Gangland criminal Brian Rattigan jailed for nine years for fatal takeaway stabbing
Gangland criminal Brian Rattigan has been jailed for nine years for stabbing a man to death outside a takeaway.
Rattigan (38) had the sentence handed down at the Central Criminal Court today for the 2001 killing of Declan Gavin.
Mr Justice Michael White made the sentence concurrent to a jail term he is already serving, and backdated it to October 1 last year.
Rattigan, wearing a blue-grey blazer, with navy slacks, a white shirt and dark tie remained seated throughout the hearing and nodded when the sentence was passed, but showed no other reaction. He then gathered up a white jacket and was led away.
Members of Mr Gavin’s family left the court in silence, then embraced investigating gardai outside but did not comment to reporters.
Rattigan, of Cooley Road, Drimnagh, pleaded guilty to the manslaughter of Mr Gavin (20), who he stabbed in the heart with a knife outside an Abrakebabra in Crumlin on August 25 that year.
He had been tried for murder twice in 2009; the first jury could not reach a verdict but a second jury convicted him. However, that conviction was successfully appealed in 2017.
He was due for another retrial last year but on October 22 last he entered a guilty plea to the lesser charge, which was accepted by the State.
Rattigan has been in custody since 2003, and in 2013 was given a 17 year sentence for sale or supply of drugs from within prison, with a release date with remission in November this year.
Mr Gavin’s killing sparked the infamous Crumlin-Drimnagh feud, which claimed 16 lives over 10 years.
Supt Brian Sutton had told the court Mr Gavin had been out socialising with friends at around 3am when a Nissan Micra pulled up.
Witnesses heard shouting of “rat, where is he?” and a man wearing a balaclava- Rattigan -got out carrying a large knife and ran towards Mr Gavin, stabbing him in the hand and chest.
Fatally injured, he retreated into Abrakebabra and collapsed, while Rattigan tried to follow him but the security man held the door closed.
Mr Gavin died from shock and blood loss due to a single stab wound to the heart.
In a victim impact statement the victim's sister Tara Gavin had said her world was “turned upside down” by the her brother's death and after nearly 18 years the “loss and sadness doesn’t disappear.”
Their mother Pauline Gavin had not read Rattigan’s apology letter to her and felt it came “too late,” the court heard.
Rattigan's apology letter was also read out on the last court date.
“I would like to apologise to you and your family for the events that led to the death of your son,” the letter read.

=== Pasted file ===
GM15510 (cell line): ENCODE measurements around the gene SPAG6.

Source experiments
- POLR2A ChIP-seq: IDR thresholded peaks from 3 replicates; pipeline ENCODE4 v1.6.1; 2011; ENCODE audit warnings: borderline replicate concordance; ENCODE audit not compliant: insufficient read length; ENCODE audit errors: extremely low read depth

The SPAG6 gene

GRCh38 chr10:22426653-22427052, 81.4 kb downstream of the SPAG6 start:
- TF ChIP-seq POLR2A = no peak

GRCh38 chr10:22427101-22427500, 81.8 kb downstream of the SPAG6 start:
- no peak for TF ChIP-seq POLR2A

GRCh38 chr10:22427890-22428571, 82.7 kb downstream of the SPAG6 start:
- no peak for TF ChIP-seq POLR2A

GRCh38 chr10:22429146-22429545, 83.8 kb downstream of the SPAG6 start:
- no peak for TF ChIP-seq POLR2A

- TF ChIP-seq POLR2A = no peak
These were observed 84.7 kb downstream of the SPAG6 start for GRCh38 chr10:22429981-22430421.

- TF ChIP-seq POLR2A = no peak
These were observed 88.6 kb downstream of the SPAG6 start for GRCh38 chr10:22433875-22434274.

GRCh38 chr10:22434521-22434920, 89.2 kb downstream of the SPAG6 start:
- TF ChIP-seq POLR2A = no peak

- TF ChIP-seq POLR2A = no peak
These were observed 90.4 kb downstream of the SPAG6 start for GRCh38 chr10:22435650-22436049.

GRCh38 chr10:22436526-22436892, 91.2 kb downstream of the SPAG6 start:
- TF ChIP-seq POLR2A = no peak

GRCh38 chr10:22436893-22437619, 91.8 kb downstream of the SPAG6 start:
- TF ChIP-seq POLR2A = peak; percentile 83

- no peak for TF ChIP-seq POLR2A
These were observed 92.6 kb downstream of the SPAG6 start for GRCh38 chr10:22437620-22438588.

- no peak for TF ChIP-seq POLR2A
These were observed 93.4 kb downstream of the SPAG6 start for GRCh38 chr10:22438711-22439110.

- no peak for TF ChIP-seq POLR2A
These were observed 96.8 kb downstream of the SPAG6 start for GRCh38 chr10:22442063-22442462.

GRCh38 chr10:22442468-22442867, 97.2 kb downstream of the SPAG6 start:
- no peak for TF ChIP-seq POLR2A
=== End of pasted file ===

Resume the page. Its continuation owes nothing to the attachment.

“Nothing I can say can change how you feel. I am very sorry for taking your son’s life. I’ve regretted that night in silence ever since. As I get older it doesn’t get any easier.
"I’m terribly sorry. I hope you can find peace now. I hope that after over 17 years it will be over and you will have closure. May Declan rest in peace and may God protect him.”
Mr Justice White said today it had been over 17 years since Mr Gavin’s death and his mother still lived in the locality.
The victim’s family had waited a very long time for closure and acknowledgement from Rattigan that he was responsible for Mr Gavin’s death. The long, drawn out nature of the case had placed an “extra burden of suffering” on them, he said.
The family felt the accused's letter of apology had been too little too late but said he hoped they will now have some respite and comfort in their fond memories of Mr Gavin, the judge said.
The aggravating factors the court had to consider included the nature of the offence, and the bringing by the accused of an offensive weapon - a knife - to a crowded scene in the early hours of the morning while he was high on drugs and alcohol.
The judge also cited the “tragic loss of life of a man in the prime of his life” and the effect on his family, as well as Rattigan’s previous convictions.
In mitigation, he had pleaded guilty and how he was getting on in prison “hopefully indicates a substantial departure from his previous criminal behaviour.”
Of the letter of apology, he said, while “the court accepts that it seems to be genuine on his part, it’s much too late to be considered a mitigating factor.”
He said making a sentence consecutive did not arise in the case and Rattigan was entitled to have the sentence imposed from the date that he “unambiguously” offered a plea. It was not appropriate to back date it any further, he said.
The appropriate “headline” sentence, he said was 13 years, but taking into account all the mitigating factors this was reduced to nine years.